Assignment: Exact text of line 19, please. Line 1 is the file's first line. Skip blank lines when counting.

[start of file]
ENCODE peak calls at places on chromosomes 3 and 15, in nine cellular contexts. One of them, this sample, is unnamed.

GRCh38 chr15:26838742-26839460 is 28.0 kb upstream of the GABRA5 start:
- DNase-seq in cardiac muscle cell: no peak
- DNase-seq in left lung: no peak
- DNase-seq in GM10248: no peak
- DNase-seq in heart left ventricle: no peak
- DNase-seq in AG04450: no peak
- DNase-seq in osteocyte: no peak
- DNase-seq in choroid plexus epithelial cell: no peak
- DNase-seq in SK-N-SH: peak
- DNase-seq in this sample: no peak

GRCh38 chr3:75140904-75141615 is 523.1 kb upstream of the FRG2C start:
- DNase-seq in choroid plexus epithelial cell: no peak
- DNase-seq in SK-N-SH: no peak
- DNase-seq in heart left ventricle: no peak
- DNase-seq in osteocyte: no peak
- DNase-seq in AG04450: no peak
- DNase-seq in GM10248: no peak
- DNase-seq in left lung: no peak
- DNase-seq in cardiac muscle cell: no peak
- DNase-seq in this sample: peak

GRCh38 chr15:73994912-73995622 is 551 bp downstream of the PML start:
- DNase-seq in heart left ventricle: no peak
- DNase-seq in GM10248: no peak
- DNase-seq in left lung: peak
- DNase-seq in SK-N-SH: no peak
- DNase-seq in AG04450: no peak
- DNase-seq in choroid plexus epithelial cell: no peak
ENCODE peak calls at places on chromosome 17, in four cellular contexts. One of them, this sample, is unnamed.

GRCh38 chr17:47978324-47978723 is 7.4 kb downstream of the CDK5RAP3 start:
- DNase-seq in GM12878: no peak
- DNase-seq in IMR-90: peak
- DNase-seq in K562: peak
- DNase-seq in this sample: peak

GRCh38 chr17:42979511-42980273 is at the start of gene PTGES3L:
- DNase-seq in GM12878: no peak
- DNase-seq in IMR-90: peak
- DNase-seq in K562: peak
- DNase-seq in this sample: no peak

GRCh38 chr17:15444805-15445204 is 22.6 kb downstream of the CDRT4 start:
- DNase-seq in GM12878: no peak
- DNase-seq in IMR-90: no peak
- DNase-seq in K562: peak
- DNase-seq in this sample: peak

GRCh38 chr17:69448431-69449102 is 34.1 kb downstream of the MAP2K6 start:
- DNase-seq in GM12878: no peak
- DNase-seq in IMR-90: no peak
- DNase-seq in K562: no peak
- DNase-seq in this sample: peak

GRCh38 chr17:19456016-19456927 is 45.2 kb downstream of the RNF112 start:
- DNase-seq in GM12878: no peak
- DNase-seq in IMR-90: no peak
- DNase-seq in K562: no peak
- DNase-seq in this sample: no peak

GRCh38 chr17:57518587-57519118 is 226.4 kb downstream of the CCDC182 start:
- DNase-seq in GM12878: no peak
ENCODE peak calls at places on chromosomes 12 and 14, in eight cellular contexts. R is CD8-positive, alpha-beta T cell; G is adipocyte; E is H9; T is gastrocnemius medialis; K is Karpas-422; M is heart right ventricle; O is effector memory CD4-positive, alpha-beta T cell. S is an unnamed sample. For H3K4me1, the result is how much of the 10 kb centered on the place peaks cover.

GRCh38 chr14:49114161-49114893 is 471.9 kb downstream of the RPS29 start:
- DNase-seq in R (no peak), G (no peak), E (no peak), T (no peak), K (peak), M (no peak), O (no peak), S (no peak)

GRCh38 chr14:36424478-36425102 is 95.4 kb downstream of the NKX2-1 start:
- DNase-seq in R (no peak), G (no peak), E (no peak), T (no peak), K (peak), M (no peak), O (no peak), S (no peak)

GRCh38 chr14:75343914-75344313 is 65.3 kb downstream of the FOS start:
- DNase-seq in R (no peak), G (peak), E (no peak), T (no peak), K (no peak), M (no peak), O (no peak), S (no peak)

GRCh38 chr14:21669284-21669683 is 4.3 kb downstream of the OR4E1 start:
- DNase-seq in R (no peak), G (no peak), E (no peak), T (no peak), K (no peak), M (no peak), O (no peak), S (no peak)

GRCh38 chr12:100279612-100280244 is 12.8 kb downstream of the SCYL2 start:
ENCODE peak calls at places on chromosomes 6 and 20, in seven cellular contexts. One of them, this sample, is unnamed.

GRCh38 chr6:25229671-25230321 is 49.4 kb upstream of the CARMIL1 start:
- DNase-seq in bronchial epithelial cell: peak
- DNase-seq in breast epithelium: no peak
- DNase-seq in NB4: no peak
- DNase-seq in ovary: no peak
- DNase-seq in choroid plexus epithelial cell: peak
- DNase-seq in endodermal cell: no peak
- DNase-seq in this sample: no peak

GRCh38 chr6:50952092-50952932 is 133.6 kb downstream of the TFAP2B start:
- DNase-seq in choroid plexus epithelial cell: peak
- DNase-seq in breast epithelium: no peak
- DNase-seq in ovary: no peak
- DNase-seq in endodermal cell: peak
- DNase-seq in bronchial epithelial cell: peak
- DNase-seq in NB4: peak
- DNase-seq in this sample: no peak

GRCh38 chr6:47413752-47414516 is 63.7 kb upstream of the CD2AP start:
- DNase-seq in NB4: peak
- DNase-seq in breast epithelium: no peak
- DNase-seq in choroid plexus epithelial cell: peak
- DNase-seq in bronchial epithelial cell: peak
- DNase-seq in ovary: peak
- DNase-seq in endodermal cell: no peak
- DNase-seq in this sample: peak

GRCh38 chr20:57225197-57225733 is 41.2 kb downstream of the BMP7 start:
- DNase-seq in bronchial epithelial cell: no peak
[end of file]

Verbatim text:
- DNase-seq in left lung: no peak